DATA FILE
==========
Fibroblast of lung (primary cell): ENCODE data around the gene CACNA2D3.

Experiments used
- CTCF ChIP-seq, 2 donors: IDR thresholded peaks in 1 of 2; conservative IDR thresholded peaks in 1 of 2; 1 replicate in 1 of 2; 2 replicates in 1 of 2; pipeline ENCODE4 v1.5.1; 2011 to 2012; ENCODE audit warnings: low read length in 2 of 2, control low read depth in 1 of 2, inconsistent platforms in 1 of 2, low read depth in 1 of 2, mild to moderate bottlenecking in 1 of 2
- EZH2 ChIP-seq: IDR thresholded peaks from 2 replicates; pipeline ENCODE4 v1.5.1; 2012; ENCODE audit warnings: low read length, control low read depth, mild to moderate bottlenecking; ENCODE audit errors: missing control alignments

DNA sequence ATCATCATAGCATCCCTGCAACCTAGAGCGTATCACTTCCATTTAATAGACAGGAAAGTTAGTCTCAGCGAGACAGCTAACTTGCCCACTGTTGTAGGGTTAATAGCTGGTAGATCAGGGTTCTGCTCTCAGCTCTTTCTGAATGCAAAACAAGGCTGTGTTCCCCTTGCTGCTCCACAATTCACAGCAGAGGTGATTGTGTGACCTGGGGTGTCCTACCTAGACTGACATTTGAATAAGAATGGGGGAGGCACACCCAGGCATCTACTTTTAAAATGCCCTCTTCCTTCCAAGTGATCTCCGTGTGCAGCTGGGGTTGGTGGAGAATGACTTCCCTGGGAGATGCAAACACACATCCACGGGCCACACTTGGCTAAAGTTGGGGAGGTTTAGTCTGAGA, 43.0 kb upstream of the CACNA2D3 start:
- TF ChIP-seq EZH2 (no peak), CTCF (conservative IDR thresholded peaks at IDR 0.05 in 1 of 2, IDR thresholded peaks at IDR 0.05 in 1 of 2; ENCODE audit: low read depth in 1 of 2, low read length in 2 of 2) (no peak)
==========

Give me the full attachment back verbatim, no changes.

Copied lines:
Fibroblast of lung (primary cell): ENCODE data around the gene CACNA2D3.

Experiments used
- CTCF ChIP-seq, 2 donors: IDR thresholded peaks in 1 of 2; conservative IDR thresholded peaks in 1 of 2; 1 replicate in 1 of 2; 2 replicates in 1 of 2; pipeline ENCODE4 v1.5.1; 2011 to 2012; ENCODE audit warnings: low read length in 2 of 2, control low read depth in 1 of 2, inconsistent platforms in 1 of 2, low read depth in 1 of 2, mild to moderate bottlenecking in 1 of 2
- EZH2 ChIP-seq: IDR thresholded peaks from 2 replicates; pipeline ENCODE4 v1.5.1; 2012; ENCODE audit warnings: low read length, control low read depth, mild to moderate bottlenecking; ENCODE audit errors: missing control alignments

DNA sequence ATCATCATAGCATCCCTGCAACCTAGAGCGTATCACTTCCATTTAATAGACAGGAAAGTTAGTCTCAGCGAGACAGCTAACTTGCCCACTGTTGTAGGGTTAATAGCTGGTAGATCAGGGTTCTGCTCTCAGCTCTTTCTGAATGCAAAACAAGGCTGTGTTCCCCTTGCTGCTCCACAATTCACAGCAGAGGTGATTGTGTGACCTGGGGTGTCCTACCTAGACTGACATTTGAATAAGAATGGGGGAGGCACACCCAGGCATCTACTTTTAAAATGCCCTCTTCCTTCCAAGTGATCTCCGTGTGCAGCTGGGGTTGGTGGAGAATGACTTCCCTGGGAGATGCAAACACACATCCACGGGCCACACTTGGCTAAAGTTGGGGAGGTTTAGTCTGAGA, 43.0 kb upstream of the CACNA2D3 start:
- TF ChIP-seq EZH2 (no peak), CTCF (conservative IDR thresholded peaks at IDR 0.05 in 1 of 2, IDR thresholded peaks at IDR 0.05 in 1 of 2; ENCODE audit: low read depth in 1 of 2, low read length in 2 of 2) (no peak)